Used in California against the cottony cushion scale and the brown apricot scale. Soaps, whale-oil, or fish-oil soap. — Soaps are effective insecticides for plant-lice. Dissolve in hot water and dilute so as to obtain 1 pound of soap for every 5 or 7 gallons of water. Commercial whale-oil or fish-oil soaps frequently injure tender foliage because of the free alkali which they contain.

An excellent fish-oil soap free from uncombined alkali may be easily prepared at home, as follows:

Six pounds of caustic soda ; l1/2 gallons of water ; 22 pounds of fish oil.

Completely dissolve the caustic soda in the water, and then add the fish-oil very gradually, under constant and vigorous stirring. The combination occurs readily at ordinary summer temperatures and boiling is unnecessary. Stir briskly for about twenty minutes after the last of the oil has been added. (New York Experiment Station.)

Soap and tobacco. - Dissolve 8 pounds of the best soft soap in 12 gallons of rain-water, and when cold add 1 gallon of strong tobacco liquor. For plant-lice.

Soda and aloes. - Dissolve 2 pounds of washing-soda and 1 ounce of bitter Barbadoes aloes, and when cold add one gallon of water. Dip the plants into the solution, and lay them on their sides for a short time, and the insects will drop off. Syringe the plants with clean, tepid water, and return to the house. For plant-lice.

Sulfur. - Fumes of sulfur are destructive to insects, but should be carefully used, or plants will be injured. The sulfur should be evaporated over an oil stove, until the room is filled with the vapor. The sulfur should never be burned, as burning sulfur kills plants. For greenhouse use. See p. 258.

Sulfur and water. - To 3 gallons of weak soap suds add 1 pound of flowers of sulfur and stir thoroughly. Apply as a spray. For red spider and mites.

Tanglefoot is a sticky commercial substance much used for banding trees. See under Banding, p. 286.

Tar is sometimes used to prevent the female and wingless canker-worm from ascending trees. The tar should be placed on cotton, or some material which will prevent it from coming in contact with the bark, and a band of the preparation is then placed around the trunk. Care must be taken to see that the tar does not injure the tree.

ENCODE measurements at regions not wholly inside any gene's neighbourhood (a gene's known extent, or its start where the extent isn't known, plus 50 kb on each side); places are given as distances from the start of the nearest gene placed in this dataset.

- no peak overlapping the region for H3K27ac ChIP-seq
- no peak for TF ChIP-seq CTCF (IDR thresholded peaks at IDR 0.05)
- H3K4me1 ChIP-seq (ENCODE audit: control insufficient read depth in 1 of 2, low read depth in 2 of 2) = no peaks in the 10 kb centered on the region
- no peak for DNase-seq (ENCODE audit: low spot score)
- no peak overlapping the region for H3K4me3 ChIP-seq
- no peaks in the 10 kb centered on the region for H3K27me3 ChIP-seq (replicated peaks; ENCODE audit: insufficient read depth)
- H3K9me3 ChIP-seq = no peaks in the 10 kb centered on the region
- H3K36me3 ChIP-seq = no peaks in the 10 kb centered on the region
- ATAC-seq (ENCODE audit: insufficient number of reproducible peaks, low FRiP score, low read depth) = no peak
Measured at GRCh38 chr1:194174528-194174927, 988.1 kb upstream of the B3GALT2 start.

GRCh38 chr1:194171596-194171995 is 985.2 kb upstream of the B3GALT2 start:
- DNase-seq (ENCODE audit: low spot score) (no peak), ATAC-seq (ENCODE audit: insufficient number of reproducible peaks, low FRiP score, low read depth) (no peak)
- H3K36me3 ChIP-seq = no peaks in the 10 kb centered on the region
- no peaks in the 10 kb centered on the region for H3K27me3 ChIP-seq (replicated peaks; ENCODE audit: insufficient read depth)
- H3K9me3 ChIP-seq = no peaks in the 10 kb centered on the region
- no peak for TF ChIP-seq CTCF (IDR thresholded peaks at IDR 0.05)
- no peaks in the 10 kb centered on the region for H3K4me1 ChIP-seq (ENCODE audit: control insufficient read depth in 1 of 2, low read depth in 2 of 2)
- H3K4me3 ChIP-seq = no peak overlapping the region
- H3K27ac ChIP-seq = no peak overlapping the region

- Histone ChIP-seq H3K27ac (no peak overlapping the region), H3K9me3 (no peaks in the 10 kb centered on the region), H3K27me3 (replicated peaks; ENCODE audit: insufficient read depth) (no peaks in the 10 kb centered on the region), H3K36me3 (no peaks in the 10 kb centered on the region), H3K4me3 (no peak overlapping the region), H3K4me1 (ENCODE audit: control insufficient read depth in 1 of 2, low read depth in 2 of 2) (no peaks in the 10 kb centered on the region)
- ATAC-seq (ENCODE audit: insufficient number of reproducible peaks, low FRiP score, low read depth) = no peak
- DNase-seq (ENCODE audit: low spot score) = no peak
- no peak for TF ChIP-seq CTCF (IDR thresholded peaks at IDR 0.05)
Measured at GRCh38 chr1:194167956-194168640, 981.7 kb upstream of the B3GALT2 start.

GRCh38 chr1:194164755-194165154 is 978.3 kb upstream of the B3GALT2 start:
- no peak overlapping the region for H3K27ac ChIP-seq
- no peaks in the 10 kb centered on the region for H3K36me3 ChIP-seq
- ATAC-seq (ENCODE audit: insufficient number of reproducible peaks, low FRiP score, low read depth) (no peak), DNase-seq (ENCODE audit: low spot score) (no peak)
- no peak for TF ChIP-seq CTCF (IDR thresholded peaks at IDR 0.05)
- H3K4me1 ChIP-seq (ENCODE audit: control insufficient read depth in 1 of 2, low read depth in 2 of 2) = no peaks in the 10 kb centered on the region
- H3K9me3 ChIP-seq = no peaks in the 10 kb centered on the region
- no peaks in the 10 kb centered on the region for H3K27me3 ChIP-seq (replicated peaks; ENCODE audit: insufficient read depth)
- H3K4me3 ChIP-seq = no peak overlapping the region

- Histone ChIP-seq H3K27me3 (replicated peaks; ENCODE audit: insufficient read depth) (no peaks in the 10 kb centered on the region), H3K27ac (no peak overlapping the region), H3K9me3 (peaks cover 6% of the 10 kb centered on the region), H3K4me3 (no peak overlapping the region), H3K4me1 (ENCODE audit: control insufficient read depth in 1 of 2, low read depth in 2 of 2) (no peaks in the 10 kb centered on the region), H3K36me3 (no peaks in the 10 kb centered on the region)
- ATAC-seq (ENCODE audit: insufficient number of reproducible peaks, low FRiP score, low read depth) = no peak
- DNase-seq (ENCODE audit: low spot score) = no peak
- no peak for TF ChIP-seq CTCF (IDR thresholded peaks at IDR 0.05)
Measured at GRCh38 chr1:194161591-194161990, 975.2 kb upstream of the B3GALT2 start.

Tarred paper may be rolled loosely about trees to keep away mice, but it should be removed before warm weather. It is sometimes recommended as a preventive of the attacks of borers, but it very often injures trees, and should be used, if at all, with great caution.

Tobacco. - 1. Stems, placed on the walks and under the benches of greenhouses, for plant-lice. Renew it every month. 2. Tobacco-water, used with whale-oil soap.

3.  Dust and snuff. Snuff may be blown lightly on plants, as house-plants, for lice.

4.  Fumes. Burn dampened tobacco-stems. See Fumigation, p. 287.

5.  Nicotyl. Steep tobacco-stems in water, and evaporate the water.

6.  Tea, or common decoction. Boil the stems or dust thoroughly, and strain. Then add cold water until the decoction contains 2 gallons of liquid to 1 pound of tobacco.

There are various concentrated commercial preparations of tobacco which have recently been giving good results against plant-lice.

White arsenic. — See Arsenicals, p. 291.

White hellebore. — A light brown powder made from the roots of the white hellebore plant ( Veratrum album), one of the lily family. It is applied both dry and in water. In the dry state, it is usually applied without dilution, although the addition of a little flour will render it more adhesive. In water, 4 ounces of the poison is mixed with 2 or 3 gallons ; and an ounce of glue, or thin flour paste, is sometimes added to make it adhere. A decoction is made by using boiling water in the same proportions. Hellebore soon loses its strength, and a fresh article should always be demanded. It is much less poisonous than the arsenicals, and should be used in place of them upon ripening fruit. Used for various leaf-eating insects, particularly for the currant-worm and rose-slug.